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A Brief Introduction to Using Alt Text
A few easy dos and don’ts for increasing image accessibility
Twitter recently increased the prominence of the alt text option for images and GIFs. With the new roll-out of the “ALT badge” and better image accessibility features, many questions about alt text and how to use it remain.
Alt text is the shortened version of “alternative text” and focuses on the text that is read aloud by a screen reader when encountered on the webpage, document, or site. Other terms for this are “alt tag,” “alt attribute,” or “image description.”
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Overall, the goal of Alt Text is to “convey the ‘why’ of the image” with respect to the context in which it is presented. Often, images present essential information. These might be infographics, maps, graphs/charts, or other context-dependent essential information. The goal is to have well-written, descriptive alt text in order to reduce ambiguity.
Avoid unnecessary words like “image of” or “photo of” in the description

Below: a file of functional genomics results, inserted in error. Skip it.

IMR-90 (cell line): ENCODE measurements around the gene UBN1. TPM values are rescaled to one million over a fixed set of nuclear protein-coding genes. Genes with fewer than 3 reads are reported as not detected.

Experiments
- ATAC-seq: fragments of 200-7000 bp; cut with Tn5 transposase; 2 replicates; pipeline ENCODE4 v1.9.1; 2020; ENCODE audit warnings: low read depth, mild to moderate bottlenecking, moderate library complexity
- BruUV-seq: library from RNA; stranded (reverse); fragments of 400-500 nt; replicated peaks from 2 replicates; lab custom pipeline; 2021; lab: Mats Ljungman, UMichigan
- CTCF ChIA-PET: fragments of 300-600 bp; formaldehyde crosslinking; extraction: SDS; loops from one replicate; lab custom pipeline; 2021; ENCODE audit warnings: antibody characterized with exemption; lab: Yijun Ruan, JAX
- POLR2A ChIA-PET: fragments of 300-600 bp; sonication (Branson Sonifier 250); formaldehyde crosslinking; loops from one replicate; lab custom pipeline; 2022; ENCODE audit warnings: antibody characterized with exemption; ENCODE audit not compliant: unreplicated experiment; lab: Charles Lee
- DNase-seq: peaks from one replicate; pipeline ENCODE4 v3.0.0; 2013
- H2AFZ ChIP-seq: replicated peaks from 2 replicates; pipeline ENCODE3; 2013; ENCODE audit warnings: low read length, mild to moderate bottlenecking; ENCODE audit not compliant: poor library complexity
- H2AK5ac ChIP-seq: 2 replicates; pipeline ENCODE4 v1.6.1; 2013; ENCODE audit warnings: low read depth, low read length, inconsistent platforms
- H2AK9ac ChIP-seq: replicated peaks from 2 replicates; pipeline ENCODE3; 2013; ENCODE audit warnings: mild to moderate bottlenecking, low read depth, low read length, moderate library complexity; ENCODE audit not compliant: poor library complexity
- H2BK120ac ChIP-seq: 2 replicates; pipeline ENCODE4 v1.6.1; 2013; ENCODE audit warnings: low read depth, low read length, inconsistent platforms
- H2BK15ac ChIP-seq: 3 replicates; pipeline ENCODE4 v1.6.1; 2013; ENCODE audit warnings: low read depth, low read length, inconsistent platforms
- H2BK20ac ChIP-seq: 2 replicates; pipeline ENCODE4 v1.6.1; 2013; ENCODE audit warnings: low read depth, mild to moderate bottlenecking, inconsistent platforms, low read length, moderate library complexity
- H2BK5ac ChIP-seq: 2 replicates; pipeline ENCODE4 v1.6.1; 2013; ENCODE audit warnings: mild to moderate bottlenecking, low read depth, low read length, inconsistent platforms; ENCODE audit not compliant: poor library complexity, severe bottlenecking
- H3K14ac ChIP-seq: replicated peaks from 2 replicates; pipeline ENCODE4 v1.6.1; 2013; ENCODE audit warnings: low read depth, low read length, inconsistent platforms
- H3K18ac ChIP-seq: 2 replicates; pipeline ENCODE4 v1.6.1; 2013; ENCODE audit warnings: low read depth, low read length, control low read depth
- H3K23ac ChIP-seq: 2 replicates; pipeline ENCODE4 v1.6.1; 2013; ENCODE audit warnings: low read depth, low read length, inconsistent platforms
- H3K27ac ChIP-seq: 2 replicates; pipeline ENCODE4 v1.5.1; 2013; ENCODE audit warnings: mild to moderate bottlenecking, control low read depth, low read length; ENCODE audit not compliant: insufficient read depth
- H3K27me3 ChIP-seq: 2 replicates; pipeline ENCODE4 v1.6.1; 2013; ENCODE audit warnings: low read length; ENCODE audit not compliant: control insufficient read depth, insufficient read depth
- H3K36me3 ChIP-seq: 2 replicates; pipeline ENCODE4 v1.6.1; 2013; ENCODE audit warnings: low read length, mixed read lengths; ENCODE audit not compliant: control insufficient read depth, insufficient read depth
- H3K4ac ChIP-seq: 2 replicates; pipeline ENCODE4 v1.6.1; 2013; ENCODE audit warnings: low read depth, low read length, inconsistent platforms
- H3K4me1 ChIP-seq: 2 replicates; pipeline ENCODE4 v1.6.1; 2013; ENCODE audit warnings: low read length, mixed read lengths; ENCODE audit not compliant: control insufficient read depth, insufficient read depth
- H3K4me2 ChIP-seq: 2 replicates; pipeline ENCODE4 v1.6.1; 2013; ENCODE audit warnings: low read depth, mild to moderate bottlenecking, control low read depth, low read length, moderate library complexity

Focus on the content of the image (for example, the essential information needed from the graph, not simply that it is a graph)
Consider using more detailed captions to discuss figures, rather than lengthy alt text
Describe only the superficial surface features
Repeat the same alt text everywhere for the same image
Duplicate descriptions if it is already included in the main text
Twitter provides additional guidance on setting image descriptions, including options for web, Android, and Apple, as well as using VoiceOver, JAWS, and NVDA. JAWS, NVDA, and Microsoft Narrator are screen readers that will read aloud the added alt text descriptions. Microsoft also has guidance on introducing alt text, as well as examples, in their software products. Interestingly, Microsoft 365 has the ability to generate alt text automatically. Naturally, it seems like this would need to be checked for accuracy.
Whether it is social media or other uses, opportunities to improve accessibility through alt text abound. The keys are following best practices and learning how each platform, program, or site adds alt text to images, figures, graphics, videos, and more.
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